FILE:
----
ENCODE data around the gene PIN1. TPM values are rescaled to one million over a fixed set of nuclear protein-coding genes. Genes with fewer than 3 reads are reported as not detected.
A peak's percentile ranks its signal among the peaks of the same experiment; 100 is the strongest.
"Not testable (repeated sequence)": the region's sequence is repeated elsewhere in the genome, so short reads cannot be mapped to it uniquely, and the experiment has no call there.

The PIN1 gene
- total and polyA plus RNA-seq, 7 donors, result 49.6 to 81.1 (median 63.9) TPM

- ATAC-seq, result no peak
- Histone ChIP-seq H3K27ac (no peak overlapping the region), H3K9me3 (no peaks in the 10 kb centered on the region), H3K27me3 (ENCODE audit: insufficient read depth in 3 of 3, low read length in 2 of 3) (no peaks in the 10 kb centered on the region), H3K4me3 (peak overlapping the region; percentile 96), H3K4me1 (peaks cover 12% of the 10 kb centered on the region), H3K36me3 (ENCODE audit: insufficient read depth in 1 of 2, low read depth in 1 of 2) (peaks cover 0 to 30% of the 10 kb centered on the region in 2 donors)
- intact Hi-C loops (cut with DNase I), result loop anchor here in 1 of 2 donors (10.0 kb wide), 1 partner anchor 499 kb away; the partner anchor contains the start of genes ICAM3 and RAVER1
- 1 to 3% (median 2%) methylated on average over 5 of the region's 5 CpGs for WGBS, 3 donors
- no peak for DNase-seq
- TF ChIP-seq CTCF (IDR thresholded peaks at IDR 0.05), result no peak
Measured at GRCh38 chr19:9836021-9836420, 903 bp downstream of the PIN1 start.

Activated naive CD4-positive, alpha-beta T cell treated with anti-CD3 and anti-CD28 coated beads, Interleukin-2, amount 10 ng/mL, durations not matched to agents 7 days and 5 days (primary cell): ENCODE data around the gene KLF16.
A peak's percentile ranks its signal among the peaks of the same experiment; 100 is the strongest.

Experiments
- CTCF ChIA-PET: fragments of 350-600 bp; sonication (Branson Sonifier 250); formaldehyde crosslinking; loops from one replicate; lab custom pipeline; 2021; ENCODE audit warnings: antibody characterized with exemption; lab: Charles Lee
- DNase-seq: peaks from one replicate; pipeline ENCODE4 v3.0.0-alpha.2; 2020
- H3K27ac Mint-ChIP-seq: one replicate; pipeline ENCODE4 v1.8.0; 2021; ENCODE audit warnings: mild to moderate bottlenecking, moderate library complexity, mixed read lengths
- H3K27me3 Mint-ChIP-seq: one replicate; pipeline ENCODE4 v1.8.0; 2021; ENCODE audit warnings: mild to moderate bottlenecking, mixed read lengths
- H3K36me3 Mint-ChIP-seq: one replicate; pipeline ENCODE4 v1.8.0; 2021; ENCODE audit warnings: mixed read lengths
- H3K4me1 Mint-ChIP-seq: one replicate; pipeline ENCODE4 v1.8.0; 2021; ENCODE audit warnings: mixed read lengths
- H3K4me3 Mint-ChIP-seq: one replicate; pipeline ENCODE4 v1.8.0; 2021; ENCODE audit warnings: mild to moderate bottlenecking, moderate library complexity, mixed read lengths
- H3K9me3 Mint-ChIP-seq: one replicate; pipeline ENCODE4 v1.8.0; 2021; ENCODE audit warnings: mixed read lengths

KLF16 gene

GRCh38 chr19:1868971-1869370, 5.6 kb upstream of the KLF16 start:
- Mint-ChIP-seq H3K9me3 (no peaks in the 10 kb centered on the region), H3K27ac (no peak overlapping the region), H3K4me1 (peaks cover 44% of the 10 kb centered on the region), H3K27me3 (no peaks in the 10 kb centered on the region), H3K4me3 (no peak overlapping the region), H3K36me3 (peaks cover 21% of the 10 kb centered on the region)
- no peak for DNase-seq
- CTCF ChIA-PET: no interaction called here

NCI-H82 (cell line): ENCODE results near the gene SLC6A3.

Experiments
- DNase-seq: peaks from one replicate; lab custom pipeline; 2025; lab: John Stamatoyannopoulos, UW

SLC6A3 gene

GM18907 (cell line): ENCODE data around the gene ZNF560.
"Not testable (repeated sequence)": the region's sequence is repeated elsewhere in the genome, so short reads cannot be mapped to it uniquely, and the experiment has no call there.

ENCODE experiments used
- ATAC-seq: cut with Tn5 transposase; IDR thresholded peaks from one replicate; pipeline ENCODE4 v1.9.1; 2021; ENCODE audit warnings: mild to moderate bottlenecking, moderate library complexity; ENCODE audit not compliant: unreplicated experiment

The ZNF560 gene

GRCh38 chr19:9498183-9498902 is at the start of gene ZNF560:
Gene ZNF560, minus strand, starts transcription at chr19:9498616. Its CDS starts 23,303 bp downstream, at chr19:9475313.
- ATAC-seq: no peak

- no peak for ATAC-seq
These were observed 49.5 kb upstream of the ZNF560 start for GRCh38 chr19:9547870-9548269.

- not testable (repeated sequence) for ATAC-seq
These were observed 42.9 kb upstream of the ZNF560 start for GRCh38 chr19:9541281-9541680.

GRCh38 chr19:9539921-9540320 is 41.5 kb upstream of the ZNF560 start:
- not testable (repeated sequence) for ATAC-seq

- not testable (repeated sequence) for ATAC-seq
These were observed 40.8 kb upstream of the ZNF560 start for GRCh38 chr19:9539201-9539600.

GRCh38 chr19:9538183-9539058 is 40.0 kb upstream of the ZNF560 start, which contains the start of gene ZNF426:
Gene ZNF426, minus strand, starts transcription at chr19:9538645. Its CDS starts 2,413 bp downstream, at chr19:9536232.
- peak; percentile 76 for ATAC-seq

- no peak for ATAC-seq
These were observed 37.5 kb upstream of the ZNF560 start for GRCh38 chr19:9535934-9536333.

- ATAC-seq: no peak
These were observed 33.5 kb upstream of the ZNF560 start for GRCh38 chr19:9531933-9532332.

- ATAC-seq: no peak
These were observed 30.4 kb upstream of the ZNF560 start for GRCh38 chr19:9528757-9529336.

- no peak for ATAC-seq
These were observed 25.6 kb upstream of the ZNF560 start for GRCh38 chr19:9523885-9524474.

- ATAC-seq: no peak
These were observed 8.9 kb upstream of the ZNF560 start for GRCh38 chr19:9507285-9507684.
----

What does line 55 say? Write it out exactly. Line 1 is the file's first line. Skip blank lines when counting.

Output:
These were observed 33.5 kb upstream of the ZNF560 start for GRCh38 chr19:9531933-9532332.